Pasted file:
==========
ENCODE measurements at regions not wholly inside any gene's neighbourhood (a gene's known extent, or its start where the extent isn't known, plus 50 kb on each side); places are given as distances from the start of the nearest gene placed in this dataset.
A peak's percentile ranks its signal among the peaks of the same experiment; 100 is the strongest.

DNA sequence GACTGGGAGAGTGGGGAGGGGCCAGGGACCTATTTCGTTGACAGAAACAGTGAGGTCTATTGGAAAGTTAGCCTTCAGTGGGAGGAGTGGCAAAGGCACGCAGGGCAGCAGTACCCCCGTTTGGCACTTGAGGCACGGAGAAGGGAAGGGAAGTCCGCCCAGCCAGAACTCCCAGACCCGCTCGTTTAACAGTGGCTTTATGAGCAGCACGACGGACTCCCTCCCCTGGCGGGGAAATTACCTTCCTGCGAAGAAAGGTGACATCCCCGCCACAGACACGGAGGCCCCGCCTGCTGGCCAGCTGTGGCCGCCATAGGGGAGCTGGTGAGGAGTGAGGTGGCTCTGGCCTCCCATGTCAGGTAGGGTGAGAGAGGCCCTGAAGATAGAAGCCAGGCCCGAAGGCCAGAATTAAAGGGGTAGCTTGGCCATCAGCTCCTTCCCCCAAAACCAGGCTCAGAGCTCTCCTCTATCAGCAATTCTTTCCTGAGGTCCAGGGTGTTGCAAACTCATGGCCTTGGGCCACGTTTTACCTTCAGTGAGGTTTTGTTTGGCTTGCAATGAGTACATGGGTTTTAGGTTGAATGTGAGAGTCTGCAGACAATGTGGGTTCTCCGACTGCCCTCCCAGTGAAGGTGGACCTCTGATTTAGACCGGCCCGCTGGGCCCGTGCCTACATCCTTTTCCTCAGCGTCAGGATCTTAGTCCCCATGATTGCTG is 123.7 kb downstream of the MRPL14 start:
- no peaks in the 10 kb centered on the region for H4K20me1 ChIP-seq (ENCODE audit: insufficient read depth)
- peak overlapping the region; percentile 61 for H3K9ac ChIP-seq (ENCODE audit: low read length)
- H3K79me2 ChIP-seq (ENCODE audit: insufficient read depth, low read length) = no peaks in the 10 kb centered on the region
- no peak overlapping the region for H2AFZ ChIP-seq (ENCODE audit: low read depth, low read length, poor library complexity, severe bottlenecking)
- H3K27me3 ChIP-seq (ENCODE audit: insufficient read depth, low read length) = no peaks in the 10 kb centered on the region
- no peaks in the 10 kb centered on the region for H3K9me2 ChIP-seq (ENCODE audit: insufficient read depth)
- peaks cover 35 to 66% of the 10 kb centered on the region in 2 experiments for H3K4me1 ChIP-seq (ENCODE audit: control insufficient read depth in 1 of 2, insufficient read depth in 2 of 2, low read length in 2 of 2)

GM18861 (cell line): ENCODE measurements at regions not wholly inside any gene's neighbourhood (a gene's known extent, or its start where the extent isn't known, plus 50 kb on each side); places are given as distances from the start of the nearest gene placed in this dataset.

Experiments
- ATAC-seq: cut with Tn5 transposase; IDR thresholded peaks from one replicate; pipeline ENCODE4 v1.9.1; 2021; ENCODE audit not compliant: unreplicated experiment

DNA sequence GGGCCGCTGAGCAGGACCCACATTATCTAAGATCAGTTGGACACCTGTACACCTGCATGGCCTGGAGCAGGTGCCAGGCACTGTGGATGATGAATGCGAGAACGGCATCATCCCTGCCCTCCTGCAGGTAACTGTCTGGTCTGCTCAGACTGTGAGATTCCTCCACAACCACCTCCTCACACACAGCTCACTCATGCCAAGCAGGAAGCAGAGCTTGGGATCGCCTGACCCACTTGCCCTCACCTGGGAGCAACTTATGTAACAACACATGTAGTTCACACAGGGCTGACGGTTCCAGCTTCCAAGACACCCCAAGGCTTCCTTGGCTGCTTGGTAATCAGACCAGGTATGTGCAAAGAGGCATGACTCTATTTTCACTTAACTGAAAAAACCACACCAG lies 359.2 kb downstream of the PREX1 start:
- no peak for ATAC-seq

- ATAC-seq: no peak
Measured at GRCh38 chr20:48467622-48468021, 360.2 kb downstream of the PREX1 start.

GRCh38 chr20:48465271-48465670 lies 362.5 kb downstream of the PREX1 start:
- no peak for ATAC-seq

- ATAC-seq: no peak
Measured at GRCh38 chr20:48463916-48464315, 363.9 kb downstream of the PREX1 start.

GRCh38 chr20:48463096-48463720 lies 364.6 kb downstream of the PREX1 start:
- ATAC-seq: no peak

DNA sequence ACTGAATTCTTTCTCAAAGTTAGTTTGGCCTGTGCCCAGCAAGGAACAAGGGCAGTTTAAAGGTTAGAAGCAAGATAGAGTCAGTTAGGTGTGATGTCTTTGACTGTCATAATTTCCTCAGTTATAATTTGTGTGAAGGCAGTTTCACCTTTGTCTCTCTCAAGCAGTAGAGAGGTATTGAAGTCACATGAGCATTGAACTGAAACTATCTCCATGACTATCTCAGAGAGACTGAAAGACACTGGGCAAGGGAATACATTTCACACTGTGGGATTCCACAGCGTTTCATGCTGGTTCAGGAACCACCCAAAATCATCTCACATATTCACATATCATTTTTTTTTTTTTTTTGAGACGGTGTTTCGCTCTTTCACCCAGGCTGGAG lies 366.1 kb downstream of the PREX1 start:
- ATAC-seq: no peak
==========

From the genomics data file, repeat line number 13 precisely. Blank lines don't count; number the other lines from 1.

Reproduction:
- ATAC-seq: cut with Tn5 transposase; IDR thresholded peaks from one replicate; pipeline ENCODE4 v1.9.1; 2021; ENCODE audit not compliant: unreplicated experiment